Before arriving in St. Louis in the fall of 1857, Hiram Cole had already traveled around 2,000 miles, crossed state and country borders, fled town, been arrested, escaped jail and, more likely than not, murdered his wife. St. Louis was supposed to be just another stop for Cole in a cross-country manhunt, but a day after his arrival his escapades were undone.
The reason for his downfall? One of the first mug shots.
Cole’s story is one of 37 narratives in Shayne Davidson’s new ebook, “Captured and Exposed: The First Police Rogues’ Gallery in America.” In total, Davidson chronicles 191 surviving photos from the St. Louis rogues’ gallery, which was the first of its kind in the United States, beating the New York police department’s version by about a month.
Published by the Missouri History Museum Press, the enhanced ebook allows readers to zoom in on the photos and examine these early prints. It’s the publisher’s first ebook.
The photos, taken from 1857 to 1867, have been in the Missouri History Museum’s Library and Research Center for more than 50 years. Commercial photography using the Daguerreotype process was introduced in 1839.
Rogues’ galleries emerged in the 1850s due to a confluence of utility, public interest and new policing mechanisms. (The term “mug shot” wasn’t used until the late 19th century.) While displaying pictures of dangerous criminals informed the public and mitigated the effects of criminal aliases, the galleries also served as a demonstration of the most advanced photographic technology.
Davidson, a former St. Louisan who now lives in Michigan, takes the reader on a guided tour of the photographs, first detailing the 37 known stories. The second half of the book presents the unidentified rogues only as face after face of those arrested and documented.
While utility and public interest played a large role in the history of the galleries, Davidson doesn’t shy away from the effect the galleries had on policing.
“It became a way to punish people. It became a way to threaten them,” Davidson says, explaining that the photos were used as a motivator to keep those arrested on the straight and narrow.
Reading through the individual stories of the rogues, patterns begin to emerge. For one, crimes of the 1850s seem less violent than today’s offenses. Hiram Cole’s alleged wife-murdering is the only instance of foul play; the other 36 are property crimes.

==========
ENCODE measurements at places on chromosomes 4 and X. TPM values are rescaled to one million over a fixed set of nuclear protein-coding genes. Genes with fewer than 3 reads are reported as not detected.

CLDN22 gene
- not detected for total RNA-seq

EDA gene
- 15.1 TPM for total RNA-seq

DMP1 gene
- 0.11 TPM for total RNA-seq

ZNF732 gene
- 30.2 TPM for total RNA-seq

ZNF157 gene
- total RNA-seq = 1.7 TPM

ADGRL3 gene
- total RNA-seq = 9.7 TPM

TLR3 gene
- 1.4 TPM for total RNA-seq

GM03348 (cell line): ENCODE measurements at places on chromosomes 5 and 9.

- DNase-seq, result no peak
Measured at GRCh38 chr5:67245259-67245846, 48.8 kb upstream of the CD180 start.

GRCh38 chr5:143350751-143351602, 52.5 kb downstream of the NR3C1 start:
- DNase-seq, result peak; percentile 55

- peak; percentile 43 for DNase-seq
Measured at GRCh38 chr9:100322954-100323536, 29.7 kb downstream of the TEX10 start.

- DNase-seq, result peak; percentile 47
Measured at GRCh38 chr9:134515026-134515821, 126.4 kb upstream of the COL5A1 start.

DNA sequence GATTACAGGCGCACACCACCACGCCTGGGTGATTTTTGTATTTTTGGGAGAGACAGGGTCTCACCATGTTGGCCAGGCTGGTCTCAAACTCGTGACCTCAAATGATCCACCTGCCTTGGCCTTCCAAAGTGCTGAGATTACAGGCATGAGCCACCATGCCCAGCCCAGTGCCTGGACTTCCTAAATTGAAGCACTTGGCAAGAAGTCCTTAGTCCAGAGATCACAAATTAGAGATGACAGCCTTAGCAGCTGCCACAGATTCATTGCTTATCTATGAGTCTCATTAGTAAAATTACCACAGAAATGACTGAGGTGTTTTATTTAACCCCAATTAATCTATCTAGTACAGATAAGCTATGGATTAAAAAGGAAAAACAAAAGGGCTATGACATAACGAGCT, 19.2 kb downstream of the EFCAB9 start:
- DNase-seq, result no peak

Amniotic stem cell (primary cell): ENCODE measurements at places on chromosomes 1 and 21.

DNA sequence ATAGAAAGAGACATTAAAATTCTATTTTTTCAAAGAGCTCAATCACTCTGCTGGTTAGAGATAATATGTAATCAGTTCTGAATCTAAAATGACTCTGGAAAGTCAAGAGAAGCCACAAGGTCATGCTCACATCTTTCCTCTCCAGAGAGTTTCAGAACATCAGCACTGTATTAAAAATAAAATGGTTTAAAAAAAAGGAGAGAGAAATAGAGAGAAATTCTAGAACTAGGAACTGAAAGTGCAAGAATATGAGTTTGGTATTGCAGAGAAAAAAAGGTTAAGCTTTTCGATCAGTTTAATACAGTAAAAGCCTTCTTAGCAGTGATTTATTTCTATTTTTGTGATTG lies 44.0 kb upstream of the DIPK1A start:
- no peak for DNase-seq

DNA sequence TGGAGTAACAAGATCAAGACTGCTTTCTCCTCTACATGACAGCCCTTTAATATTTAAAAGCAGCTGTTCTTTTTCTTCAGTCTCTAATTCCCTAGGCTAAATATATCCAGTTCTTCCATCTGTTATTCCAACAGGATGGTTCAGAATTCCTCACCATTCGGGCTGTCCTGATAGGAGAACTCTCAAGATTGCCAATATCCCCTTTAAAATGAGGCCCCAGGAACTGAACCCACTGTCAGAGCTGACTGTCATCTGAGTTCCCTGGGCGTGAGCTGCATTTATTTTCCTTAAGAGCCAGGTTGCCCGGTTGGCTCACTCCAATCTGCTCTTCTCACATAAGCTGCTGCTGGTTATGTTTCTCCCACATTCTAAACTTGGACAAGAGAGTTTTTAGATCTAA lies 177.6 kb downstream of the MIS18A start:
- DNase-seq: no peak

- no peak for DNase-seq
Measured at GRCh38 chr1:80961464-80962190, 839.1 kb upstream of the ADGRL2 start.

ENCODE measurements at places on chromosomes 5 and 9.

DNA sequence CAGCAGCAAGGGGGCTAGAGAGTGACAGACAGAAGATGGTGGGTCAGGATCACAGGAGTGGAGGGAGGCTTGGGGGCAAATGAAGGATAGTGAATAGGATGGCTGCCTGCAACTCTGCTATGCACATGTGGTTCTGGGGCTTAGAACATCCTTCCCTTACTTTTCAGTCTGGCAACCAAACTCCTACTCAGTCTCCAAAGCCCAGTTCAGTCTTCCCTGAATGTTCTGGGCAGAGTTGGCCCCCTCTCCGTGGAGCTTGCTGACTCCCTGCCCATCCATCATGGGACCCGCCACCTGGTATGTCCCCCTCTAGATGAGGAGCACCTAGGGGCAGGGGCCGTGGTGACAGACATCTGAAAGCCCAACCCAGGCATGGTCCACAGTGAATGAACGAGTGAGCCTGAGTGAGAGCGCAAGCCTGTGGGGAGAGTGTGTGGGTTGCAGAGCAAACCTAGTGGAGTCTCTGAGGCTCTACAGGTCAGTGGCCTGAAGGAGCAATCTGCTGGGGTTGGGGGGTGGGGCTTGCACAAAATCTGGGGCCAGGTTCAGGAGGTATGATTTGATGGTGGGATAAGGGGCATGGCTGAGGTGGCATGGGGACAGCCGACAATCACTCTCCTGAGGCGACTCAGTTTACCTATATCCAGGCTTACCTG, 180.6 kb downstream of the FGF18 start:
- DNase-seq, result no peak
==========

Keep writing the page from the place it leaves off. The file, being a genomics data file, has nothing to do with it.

A man named John Regan was suspected of breaking into steamboat passengers’ rooms and stealing valuables. A suspect identified only as Miller was a “coneyman” — 19th-century slang for bank-note counterfeiter. And a German man named Charles Rammelsberg was arrested for “false pretenses” and counterfeiting.
Davidson attributes this trend to a simple resources dilemma. Police departments were funded by taxpayers, so property crimes were heavily emphasized. Vagrancy, pickpocketing, counterfeiting were all burdens on taxpayers, so the police either got perpetrators off the streets or out of town.
John Lockhart, the first rogue photographed, was told to leave St. Louis within 24 hours as punishment for pickpocketing. The philosophy was one of “let’s move them along,” Davidson says. “They can be the burden of taxpayers in another city.”
Another trend was the prevalence of the poor and newly immigrated. Many of the 37 identified rogues are either Irish and German immigrants or their children. While the ethnicities of the immigrants have changed over the years, moving from Irish and German to Mexican and Middle Eastern, the prevalence is the same.
Davidson is quick to acknowledge, though, that she is not an expert on policing and that “anytime you make an overall comment about (the rogues’ gallery), you do have to say we only know 37 identified people.”
While reflecting on the past can lead to revelations about the present, those takeaways aren’t necessarily what Davidson wants to be the book’s lasting impression.
“I’m hoping that it piques people’s interest,” Davidson says, adding that she would love for others to pick up research on rogues’ galleries and the stories behind the photographs.
Providing a “window to the past” is Davidson’s goal, but ultimately, “Captured and Exposed” is meant to be a launching pad of historical research, not the end of the road.